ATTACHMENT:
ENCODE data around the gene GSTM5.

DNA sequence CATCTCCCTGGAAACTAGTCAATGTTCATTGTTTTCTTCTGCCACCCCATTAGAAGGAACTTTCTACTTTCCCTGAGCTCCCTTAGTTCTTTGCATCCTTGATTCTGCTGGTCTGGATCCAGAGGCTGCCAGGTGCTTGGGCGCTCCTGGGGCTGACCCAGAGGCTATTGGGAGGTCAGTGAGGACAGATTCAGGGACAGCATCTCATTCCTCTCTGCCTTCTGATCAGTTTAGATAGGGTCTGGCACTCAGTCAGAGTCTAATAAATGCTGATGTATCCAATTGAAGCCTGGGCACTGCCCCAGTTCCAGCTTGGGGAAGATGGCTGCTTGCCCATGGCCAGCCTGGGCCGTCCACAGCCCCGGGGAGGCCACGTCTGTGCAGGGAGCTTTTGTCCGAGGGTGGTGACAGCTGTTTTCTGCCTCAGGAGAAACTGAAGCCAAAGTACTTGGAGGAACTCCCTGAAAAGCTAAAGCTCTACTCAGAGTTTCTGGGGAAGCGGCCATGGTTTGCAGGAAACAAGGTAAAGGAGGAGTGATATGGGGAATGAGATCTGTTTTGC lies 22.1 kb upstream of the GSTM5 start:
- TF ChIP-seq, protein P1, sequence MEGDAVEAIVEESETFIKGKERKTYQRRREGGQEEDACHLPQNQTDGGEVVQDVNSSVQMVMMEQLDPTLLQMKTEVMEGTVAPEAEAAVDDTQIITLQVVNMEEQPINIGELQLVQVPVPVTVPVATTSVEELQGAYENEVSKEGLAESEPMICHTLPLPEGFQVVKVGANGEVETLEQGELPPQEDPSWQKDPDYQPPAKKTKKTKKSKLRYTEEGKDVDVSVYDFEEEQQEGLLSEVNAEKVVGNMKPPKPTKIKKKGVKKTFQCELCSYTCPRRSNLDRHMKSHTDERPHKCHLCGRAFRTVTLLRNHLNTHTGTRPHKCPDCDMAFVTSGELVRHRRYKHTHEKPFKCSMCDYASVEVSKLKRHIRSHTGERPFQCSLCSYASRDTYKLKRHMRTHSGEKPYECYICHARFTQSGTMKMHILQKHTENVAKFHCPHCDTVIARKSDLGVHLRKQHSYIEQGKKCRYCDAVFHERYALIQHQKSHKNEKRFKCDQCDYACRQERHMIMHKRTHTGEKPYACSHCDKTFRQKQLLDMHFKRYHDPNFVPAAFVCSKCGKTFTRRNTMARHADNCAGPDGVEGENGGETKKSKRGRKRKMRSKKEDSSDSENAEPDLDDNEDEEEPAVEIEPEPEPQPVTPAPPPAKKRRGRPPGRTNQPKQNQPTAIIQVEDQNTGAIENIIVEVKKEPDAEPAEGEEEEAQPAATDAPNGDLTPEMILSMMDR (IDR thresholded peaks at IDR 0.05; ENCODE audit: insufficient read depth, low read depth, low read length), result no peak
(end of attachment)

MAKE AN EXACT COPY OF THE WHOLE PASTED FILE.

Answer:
ENCODE data around the gene GSTM5.

DNA sequence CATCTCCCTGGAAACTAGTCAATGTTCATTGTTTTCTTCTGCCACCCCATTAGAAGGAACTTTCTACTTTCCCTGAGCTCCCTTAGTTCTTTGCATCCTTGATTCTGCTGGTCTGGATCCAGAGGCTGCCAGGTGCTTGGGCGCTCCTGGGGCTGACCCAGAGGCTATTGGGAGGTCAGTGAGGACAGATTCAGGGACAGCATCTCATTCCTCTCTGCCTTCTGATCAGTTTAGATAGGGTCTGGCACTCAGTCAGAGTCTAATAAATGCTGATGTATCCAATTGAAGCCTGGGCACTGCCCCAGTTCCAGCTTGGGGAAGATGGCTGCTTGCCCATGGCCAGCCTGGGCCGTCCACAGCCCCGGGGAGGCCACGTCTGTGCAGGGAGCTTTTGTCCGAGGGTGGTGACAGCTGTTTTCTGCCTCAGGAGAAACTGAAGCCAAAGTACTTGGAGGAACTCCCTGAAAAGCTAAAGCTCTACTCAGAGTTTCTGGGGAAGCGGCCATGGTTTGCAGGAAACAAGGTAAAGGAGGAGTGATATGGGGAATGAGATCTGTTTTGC lies 22.1 kb upstream of the GSTM5 start:
- TF ChIP-seq, protein P1, sequence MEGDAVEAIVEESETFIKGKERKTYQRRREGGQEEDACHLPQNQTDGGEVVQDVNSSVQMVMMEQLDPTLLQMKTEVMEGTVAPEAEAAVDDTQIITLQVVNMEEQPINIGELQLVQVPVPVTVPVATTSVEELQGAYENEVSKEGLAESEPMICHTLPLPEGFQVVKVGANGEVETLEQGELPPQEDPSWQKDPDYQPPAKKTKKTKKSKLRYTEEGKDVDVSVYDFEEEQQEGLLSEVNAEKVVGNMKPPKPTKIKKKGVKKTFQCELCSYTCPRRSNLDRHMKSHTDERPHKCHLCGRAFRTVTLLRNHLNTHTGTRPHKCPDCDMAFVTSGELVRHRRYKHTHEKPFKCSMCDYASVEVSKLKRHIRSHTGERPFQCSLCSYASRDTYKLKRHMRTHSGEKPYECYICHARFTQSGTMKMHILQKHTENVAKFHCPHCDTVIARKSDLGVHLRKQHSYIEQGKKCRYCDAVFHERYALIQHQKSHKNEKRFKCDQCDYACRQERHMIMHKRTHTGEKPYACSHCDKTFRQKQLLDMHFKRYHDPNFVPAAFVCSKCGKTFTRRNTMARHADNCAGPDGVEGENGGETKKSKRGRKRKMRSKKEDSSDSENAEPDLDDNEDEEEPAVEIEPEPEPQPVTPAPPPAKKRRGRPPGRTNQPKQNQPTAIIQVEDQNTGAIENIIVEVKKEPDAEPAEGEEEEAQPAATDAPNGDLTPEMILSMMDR (IDR thresholded peaks at IDR 0.05; ENCODE audit: insufficient read depth, low read depth, low read length), result no peak